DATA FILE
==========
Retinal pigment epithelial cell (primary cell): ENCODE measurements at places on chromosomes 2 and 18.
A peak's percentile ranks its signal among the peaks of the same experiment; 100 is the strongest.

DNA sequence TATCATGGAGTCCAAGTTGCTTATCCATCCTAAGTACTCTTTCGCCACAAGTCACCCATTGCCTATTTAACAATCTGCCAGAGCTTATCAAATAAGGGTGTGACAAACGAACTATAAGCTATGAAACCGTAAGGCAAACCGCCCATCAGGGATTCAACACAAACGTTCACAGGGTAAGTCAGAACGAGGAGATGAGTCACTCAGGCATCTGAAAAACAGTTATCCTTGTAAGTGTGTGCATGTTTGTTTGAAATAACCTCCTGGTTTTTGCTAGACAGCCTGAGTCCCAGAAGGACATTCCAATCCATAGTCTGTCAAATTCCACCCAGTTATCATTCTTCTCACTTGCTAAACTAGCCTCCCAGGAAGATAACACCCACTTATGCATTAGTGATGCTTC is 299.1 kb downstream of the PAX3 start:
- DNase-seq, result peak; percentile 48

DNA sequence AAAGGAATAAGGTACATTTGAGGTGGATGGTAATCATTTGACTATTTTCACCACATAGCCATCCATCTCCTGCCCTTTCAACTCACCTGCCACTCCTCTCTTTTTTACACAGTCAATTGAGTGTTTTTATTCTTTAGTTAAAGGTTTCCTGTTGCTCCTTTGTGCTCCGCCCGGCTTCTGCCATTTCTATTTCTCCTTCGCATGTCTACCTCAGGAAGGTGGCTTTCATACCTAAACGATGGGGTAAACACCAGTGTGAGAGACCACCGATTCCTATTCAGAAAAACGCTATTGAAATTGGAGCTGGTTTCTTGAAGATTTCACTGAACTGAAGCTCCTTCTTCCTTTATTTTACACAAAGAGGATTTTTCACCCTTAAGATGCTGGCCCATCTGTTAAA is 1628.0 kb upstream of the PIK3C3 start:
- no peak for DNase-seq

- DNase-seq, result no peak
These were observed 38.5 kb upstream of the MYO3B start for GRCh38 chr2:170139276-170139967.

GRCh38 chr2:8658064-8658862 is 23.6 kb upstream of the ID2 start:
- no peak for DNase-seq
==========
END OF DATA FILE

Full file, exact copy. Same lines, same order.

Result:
Retinal pigment epithelial cell (primary cell): ENCODE measurements at places on chromosomes 2 and 18.
A peak's percentile ranks its signal among the peaks of the same experiment; 100 is the strongest.

DNA sequence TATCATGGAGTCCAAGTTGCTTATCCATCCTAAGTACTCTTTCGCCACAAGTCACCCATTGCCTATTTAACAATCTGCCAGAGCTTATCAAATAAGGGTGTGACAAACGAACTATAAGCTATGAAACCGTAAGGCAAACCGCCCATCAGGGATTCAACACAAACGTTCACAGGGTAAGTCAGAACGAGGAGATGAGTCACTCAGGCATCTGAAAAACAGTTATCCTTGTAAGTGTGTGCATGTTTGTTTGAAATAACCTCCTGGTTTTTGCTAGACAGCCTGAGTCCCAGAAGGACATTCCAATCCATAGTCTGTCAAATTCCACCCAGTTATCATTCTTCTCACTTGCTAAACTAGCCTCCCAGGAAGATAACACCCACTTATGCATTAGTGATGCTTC is 299.1 kb downstream of the PAX3 start:
- DNase-seq, result peak; percentile 48

DNA sequence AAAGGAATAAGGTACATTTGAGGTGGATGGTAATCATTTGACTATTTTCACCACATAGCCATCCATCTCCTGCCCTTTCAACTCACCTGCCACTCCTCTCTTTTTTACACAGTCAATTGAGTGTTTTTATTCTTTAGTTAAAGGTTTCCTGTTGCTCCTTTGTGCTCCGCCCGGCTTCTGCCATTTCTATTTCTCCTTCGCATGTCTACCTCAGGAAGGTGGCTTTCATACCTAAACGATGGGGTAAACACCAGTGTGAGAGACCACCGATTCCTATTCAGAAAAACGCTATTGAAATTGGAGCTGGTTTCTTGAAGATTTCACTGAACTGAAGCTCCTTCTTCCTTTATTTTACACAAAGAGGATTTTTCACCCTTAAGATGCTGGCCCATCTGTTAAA is 1628.0 kb upstream of the PIK3C3 start:
- no peak for DNase-seq

- DNase-seq, result no peak
These were observed 38.5 kb upstream of the MYO3B start for GRCh38 chr2:170139276-170139967.

GRCh38 chr2:8658064-8658862 is 23.6 kb upstream of the ID2 start:
- no peak for DNase-seq